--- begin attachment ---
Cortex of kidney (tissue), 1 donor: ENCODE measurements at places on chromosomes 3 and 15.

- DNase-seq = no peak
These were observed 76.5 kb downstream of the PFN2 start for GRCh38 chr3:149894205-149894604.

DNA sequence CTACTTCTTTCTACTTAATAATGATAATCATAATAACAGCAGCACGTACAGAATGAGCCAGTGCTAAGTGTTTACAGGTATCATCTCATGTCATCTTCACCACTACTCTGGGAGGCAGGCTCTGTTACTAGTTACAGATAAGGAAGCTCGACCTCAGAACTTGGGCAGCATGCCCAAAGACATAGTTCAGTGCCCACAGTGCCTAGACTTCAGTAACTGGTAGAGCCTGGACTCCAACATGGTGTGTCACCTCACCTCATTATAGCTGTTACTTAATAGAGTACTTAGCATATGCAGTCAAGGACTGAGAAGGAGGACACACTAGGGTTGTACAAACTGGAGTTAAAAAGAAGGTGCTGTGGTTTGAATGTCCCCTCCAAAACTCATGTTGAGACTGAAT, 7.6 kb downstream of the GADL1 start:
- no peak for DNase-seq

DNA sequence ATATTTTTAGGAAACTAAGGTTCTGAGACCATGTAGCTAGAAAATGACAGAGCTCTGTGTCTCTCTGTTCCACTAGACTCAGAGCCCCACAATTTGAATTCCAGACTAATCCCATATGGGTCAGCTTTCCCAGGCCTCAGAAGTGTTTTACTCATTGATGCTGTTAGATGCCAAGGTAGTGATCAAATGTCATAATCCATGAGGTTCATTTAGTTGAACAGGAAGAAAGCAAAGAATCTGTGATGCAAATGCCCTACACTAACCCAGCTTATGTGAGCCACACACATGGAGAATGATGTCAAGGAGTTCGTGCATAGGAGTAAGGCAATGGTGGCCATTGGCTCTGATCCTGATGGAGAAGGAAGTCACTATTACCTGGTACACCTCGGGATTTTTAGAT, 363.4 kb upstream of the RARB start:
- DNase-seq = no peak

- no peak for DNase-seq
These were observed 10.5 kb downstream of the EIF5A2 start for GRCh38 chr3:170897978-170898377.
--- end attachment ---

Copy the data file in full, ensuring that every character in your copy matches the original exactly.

Cortex of kidney (tissue), 1 donor: ENCODE measurements at places on chromosomes 3 and 15.

- DNase-seq = no peak
These were observed 76.5 kb downstream of the PFN2 start for GRCh38 chr3:149894205-149894604.

DNA sequence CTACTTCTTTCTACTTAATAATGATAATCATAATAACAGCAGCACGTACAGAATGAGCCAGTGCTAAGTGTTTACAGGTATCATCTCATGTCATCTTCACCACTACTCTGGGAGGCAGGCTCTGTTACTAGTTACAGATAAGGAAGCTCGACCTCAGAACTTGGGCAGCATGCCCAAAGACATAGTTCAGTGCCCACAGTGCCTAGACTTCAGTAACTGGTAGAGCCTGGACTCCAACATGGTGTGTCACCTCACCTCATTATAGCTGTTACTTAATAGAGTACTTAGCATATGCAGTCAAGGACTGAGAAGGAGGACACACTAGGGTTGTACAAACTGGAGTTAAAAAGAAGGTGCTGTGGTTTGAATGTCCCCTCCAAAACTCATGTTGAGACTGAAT, 7.6 kb downstream of the GADL1 start:
- no peak for DNase-seq

DNA sequence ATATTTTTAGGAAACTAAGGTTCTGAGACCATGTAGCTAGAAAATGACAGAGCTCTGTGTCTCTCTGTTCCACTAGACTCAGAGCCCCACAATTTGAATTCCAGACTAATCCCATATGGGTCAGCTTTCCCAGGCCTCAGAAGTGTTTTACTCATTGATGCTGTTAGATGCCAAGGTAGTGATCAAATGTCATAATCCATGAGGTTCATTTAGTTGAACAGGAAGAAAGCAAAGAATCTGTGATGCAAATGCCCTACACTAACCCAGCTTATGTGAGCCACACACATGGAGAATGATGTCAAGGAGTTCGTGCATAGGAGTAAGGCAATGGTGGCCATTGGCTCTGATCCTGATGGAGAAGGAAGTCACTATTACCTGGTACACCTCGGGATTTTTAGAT, 363.4 kb upstream of the RARB start:
- DNase-seq = no peak

- no peak for DNase-seq
These were observed 10.5 kb downstream of the EIF5A2 start for GRCh38 chr3:170897978-170898377.